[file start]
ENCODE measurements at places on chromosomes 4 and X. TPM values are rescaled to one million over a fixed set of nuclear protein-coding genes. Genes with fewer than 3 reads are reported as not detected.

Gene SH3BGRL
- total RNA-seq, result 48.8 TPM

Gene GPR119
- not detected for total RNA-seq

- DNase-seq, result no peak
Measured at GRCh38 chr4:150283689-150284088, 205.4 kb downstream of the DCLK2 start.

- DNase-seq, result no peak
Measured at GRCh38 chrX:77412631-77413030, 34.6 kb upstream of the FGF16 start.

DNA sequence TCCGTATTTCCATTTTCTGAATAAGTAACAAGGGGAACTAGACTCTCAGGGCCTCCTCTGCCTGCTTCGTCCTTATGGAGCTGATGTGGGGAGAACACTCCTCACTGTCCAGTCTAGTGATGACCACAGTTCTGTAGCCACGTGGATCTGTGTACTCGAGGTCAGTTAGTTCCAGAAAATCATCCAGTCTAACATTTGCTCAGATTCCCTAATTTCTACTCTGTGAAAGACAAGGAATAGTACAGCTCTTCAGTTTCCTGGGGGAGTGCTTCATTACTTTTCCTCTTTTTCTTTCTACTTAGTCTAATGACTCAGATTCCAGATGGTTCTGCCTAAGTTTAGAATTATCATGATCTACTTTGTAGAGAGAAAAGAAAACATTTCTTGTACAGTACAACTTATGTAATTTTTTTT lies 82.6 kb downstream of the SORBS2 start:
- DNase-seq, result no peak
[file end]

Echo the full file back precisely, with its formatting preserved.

ENCODE measurements at places on chromosomes 4 and X. TPM values are rescaled to one million over a fixed set of nuclear protein-coding genes. Genes with fewer than 3 reads are reported as not detected.

Gene SH3BGRL
- total RNA-seq, result 48.8 TPM

Gene GPR119
- not detected for total RNA-seq

- DNase-seq, result no peak
Measured at GRCh38 chr4:150283689-150284088, 205.4 kb downstream of the DCLK2 start.

- DNase-seq, result no peak
Measured at GRCh38 chrX:77412631-77413030, 34.6 kb upstream of the FGF16 start.

DNA sequence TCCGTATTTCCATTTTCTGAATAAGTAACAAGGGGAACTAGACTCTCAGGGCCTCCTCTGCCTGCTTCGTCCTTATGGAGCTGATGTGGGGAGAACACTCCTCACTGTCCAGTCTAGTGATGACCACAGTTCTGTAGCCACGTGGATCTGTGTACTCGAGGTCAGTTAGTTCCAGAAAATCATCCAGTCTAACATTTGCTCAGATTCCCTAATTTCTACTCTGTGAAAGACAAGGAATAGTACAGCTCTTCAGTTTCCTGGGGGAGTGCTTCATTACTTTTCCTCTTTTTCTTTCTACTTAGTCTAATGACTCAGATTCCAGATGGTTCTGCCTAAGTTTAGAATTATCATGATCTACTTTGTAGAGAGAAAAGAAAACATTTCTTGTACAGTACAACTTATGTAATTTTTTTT lies 82.6 kb downstream of the SORBS2 start:
- DNase-seq, result no peak